Fixing Haswell and Ivy Bridge CPU temps: IHS removal

This guy removes the top casing of the uProcessor and applies this own thermal paste onto the chip.

I'm not a hardware expert and I would like someone to tell me an opinion reguarding his temperature "fixing" method. Would anyone try this at home, or is he nuts?



It's risky, but the only way to overcome the shoddy design of current intel CPUs that make them run so hot, at least as far as I know.

It's called delidding; it's rather simple - I will be replacing the TIM on my 3770k with CoolLaboratory Liquid Ultra in a few weeks in preparation for watercooling. Actually, I may even go heatsinkless on the CPU die, and simply use the EK mounting system to mount my waterblock directly on the die.

I didn't even know you could do that, but I'm sure the temps would be great!

Magic! Seriously thinking about delidding myself, doesn't seem to hard. Would bring down my folding temps by quite a bit. If only I had some good TIM.

10 bucks for MX4, just make sure you do a good paste job

Use DE razor blades instead of x-acto blades. They are much thinner and sharper and allow you to get between the IHS and PCB without an angle that may damage the PCB and short out your chip. Tape up the other side of the blade to not cut yourself. 

It is a valid option, but it is risky. If you mess up you lose you cpu. If you are careful you will get a large improvement in temperature.

A friend of mine is a metal machineist - We talked about making a solid copper replacement of the Intel heat spreader - but would this work better and would it be worth it?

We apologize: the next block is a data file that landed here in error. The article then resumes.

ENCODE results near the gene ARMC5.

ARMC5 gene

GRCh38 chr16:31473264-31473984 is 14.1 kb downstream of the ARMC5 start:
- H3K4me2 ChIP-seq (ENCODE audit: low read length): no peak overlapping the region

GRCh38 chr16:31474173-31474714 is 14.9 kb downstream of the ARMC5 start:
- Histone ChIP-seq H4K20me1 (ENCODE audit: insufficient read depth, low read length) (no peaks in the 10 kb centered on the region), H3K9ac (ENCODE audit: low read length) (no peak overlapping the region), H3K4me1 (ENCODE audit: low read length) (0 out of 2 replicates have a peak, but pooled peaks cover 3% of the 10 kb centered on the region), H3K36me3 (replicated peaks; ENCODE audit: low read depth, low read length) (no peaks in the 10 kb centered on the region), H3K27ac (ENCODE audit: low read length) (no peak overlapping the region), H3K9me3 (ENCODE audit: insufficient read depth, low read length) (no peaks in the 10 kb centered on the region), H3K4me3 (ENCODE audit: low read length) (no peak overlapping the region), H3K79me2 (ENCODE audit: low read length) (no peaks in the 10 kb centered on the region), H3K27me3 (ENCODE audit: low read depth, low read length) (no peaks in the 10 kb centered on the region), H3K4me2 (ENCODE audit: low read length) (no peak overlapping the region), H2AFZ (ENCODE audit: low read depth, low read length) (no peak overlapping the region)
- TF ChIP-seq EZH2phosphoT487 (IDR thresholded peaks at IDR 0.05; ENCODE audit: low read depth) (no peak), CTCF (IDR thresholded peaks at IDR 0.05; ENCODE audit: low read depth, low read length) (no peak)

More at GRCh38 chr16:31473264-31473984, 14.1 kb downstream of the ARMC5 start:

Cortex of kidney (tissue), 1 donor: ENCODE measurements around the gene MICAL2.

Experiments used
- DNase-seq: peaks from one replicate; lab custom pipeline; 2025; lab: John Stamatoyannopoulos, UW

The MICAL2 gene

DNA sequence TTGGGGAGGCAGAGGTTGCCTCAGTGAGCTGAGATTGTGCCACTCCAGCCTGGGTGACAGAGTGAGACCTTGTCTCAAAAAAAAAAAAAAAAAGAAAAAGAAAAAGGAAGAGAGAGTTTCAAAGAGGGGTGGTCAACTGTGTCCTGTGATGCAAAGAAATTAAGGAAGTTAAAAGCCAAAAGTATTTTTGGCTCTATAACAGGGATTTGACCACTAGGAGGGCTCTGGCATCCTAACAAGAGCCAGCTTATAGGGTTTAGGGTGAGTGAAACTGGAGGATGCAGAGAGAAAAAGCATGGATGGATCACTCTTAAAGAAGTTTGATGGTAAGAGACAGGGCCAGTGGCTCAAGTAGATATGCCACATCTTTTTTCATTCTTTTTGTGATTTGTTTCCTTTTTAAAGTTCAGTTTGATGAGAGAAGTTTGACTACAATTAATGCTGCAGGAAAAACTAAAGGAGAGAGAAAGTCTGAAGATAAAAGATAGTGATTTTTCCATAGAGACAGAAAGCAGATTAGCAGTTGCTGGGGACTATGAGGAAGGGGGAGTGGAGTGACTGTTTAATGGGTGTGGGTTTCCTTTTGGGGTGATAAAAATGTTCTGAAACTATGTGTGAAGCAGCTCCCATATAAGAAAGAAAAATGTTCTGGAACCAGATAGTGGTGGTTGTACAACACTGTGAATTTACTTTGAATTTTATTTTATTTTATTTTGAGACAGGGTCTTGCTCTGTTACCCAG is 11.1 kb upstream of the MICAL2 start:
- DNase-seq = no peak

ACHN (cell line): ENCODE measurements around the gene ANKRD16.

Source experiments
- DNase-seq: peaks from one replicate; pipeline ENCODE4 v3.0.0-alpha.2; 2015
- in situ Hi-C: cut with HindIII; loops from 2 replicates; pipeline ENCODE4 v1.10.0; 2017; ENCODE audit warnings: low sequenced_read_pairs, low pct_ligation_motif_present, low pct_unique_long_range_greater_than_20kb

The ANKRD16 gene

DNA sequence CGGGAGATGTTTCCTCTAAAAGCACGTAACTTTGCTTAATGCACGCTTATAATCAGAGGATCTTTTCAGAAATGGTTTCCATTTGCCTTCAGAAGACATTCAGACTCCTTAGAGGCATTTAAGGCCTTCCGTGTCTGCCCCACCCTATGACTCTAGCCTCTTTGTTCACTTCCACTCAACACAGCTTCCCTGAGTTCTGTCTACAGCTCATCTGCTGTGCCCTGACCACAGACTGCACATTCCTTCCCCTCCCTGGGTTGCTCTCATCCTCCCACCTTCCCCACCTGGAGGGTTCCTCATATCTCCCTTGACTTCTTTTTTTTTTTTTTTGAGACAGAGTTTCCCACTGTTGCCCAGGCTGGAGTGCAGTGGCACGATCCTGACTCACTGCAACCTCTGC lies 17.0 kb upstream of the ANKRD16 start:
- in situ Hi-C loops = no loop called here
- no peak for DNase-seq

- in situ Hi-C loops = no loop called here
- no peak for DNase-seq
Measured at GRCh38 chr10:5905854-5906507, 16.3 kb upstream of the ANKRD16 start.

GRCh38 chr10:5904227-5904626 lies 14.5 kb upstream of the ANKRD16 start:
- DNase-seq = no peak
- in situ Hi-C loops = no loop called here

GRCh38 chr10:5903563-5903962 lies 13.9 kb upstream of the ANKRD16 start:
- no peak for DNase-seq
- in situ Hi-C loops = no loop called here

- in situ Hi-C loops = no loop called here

Someone please try to delid by using some high tensil strength thread, like dental floss. I really want to see if it works like I think it should. I just don't have an Ivy Bridge or Haswell Chip, or I would do this myself to test it. It shouldn't damage anything, and you can cut a large block of clay with a piece of floss, I don't see why it should be able to cut through some adhesive. Use uncoated if you need it to saw into the adhesive.

yes it would work better, but it should still be the exact same thickness and you will need better thermal paste, such as liquid metal TIM. 

Post your results when you're done? Sounds like a cool project (hah, puns.)

Thanks for the tip, might grab me some.

I don't think it would work. Clay isn't that hard you know :p

From what I could tell about the adhesive that they use to secure the heat spreader, it isn't that hard either. It was just an idea, if it doesn't work, then nothing is lost or damaged. I mean, it is only thread. It's not like you're hacking at it with a hunk of sharpened metal.

This is interesting.... but I don't think I'll ever have the need to do this... I don't need a dektop anymore :)

It would be great if I could lower the temps on may laptop, but the poor ventilation is to blame...

hammer + vice method is the safest way to do it

won't help with haswell, the heat there comes from the integrated VRM

that's not true, i actually think logan mentioned this specifically as having nothing to do with

the temps are not even caused by shitty thermal paste, it's because they put too thick a layer of that cement stuff